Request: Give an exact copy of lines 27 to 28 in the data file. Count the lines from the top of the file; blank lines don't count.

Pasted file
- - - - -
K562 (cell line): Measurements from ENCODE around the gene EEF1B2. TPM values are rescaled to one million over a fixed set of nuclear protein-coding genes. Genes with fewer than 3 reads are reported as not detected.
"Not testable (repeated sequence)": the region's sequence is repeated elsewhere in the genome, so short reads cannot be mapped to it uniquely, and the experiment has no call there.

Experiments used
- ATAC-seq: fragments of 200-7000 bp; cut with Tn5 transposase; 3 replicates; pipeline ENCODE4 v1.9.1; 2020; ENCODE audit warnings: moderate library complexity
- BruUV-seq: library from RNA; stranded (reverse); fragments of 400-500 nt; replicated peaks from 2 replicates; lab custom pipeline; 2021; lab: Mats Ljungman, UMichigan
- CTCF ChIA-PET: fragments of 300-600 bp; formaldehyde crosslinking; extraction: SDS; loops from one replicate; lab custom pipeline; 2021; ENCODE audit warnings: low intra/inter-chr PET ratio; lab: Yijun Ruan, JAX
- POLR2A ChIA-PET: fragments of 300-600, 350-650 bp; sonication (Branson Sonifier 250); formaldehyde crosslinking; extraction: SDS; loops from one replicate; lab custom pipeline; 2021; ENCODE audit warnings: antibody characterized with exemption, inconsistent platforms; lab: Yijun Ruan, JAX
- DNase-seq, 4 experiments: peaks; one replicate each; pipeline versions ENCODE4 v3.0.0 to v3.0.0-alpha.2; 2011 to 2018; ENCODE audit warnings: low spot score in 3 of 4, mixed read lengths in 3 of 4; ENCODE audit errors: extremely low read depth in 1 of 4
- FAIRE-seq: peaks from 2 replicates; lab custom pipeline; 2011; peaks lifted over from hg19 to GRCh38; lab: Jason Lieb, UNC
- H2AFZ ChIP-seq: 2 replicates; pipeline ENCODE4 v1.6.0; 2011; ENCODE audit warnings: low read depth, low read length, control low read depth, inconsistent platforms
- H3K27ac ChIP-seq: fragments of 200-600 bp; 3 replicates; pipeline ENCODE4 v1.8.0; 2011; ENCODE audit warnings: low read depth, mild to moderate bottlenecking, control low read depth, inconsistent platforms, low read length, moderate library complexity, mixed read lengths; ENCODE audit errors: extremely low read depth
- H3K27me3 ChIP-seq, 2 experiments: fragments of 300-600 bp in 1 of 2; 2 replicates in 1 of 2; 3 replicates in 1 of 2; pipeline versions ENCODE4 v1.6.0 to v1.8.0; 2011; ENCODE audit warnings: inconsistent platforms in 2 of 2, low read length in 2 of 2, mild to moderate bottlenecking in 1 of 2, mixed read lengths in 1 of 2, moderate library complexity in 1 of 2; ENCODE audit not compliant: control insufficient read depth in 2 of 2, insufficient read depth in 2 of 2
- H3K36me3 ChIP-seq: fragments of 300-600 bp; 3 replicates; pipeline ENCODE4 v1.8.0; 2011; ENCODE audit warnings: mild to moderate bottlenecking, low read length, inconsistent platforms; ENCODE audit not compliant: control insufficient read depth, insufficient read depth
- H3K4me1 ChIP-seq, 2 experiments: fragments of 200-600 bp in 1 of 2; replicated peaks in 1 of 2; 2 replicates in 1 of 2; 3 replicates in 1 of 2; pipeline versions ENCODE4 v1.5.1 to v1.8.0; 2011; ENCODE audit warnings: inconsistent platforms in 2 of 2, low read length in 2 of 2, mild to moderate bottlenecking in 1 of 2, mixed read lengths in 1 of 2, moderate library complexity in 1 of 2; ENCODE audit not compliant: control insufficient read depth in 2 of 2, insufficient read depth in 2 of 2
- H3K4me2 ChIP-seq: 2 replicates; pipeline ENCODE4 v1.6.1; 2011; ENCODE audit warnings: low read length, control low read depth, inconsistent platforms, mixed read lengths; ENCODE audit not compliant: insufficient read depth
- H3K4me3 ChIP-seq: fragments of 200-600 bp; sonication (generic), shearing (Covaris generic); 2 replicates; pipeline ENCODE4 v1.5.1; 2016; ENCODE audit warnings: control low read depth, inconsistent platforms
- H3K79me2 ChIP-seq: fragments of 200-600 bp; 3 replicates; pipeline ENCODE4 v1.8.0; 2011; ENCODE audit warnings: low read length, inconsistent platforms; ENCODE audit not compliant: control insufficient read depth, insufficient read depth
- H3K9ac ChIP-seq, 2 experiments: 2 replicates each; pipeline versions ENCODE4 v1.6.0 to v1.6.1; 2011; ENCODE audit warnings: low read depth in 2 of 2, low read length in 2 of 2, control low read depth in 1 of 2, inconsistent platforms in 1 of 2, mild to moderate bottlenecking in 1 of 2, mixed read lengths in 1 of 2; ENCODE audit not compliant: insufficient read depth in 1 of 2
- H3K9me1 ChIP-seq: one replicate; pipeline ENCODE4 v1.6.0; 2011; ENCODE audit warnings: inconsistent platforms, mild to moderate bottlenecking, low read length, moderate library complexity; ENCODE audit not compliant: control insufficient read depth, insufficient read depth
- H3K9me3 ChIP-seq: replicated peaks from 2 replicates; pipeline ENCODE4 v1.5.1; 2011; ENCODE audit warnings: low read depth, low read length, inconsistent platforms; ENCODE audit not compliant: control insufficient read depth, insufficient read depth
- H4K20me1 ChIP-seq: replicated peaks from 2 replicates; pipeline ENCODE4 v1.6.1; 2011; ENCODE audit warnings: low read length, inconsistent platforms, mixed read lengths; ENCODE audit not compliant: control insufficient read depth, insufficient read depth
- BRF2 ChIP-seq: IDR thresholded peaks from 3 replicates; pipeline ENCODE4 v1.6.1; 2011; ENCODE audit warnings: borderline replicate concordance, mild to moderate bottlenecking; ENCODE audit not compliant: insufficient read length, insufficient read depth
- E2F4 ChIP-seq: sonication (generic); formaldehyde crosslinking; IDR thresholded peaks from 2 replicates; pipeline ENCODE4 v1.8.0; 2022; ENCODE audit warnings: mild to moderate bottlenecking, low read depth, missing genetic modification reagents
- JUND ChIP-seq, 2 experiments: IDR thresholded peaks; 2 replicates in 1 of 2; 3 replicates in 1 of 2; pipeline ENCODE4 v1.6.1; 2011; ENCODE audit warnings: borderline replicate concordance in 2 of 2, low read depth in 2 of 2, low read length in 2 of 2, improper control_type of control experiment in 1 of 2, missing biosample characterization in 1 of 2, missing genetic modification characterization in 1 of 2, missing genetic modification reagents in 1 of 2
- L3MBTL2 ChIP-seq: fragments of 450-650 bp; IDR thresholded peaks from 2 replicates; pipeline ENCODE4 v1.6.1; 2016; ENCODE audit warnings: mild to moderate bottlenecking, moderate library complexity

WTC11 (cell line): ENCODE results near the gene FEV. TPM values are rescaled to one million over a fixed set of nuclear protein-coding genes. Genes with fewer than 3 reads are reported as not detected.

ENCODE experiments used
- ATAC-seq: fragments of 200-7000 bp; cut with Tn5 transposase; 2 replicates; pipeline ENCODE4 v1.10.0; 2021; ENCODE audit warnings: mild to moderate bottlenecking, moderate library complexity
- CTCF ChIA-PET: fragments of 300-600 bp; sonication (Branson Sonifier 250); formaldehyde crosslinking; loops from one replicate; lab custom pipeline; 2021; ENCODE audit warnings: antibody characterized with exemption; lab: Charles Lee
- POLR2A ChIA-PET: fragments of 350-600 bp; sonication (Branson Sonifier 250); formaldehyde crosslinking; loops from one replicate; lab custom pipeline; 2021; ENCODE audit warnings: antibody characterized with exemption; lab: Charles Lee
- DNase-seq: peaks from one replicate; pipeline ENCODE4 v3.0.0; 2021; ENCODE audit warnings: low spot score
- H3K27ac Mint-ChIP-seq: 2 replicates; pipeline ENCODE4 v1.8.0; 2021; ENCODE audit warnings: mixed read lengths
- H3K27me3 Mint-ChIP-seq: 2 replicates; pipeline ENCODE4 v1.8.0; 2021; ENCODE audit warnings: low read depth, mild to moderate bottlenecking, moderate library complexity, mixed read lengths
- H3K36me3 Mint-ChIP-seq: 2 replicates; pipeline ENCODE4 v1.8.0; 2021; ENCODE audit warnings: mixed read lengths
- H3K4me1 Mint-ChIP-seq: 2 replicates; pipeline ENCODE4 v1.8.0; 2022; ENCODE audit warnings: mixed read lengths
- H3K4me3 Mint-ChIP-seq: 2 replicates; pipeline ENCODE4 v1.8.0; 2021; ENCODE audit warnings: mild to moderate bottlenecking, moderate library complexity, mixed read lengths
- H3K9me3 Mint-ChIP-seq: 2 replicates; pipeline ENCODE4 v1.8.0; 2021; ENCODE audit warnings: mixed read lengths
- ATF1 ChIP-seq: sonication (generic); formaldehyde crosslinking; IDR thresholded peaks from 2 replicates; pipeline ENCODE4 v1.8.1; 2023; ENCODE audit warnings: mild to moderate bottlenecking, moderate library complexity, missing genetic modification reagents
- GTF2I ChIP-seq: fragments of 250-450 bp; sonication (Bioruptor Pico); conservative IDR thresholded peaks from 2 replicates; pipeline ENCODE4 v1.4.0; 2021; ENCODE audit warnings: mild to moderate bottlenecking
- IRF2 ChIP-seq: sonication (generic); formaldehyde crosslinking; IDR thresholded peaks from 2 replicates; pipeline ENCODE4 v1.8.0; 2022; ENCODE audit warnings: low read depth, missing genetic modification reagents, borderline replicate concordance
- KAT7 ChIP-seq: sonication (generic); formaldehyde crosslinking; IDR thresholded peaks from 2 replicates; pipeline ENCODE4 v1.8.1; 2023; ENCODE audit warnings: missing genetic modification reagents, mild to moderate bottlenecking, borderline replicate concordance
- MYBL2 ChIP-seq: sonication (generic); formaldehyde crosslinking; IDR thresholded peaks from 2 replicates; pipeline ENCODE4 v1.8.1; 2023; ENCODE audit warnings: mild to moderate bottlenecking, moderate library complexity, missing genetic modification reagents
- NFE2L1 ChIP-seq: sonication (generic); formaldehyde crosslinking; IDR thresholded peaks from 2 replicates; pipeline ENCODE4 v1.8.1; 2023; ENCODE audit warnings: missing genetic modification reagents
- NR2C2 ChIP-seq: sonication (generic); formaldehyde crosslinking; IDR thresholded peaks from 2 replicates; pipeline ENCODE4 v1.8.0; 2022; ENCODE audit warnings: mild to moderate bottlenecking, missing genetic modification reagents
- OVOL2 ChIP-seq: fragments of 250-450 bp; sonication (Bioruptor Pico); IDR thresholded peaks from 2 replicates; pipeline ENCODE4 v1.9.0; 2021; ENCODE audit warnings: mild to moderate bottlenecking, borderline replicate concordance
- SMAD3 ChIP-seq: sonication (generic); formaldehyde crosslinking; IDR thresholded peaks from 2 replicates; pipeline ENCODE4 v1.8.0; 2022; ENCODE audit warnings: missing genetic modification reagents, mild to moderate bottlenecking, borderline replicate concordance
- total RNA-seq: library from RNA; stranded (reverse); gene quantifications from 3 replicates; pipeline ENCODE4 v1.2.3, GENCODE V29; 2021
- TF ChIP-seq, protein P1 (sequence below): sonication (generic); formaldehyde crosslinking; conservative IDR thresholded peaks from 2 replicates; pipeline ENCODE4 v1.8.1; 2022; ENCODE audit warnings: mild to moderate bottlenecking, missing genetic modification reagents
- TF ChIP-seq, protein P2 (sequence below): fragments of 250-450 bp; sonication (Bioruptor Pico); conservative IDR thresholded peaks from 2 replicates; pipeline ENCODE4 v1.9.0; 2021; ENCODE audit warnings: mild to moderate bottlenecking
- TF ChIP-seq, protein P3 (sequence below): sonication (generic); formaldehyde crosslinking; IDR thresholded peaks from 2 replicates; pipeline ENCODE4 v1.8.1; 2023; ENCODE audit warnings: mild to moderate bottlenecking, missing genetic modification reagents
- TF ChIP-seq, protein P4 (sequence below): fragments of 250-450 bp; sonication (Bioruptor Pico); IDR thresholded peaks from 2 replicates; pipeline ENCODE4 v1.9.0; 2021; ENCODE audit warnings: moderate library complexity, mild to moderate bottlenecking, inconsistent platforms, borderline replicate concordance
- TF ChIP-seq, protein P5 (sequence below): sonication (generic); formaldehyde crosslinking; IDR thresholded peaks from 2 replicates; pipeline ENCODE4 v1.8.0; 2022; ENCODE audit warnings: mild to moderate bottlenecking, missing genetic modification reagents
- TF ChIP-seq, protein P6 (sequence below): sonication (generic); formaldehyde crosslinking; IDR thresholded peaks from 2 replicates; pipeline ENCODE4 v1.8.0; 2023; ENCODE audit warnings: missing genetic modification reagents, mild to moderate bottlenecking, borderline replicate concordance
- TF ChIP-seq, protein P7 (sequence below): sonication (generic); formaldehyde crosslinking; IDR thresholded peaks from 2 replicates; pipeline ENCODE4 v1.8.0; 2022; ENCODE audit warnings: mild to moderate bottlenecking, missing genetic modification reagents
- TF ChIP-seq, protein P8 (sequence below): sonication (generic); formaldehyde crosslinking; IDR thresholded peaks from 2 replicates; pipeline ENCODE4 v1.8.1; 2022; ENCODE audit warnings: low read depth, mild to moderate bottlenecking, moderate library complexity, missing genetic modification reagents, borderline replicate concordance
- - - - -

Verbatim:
ENCODE experiments used
- ATAC-seq: fragments of 200-7000 bp; cut with Tn5 transposase; 2 replicates; pipeline ENCODE4 v1.10.0; 2021; ENCODE audit warnings: mild to moderate bottlenecking, moderate library complexity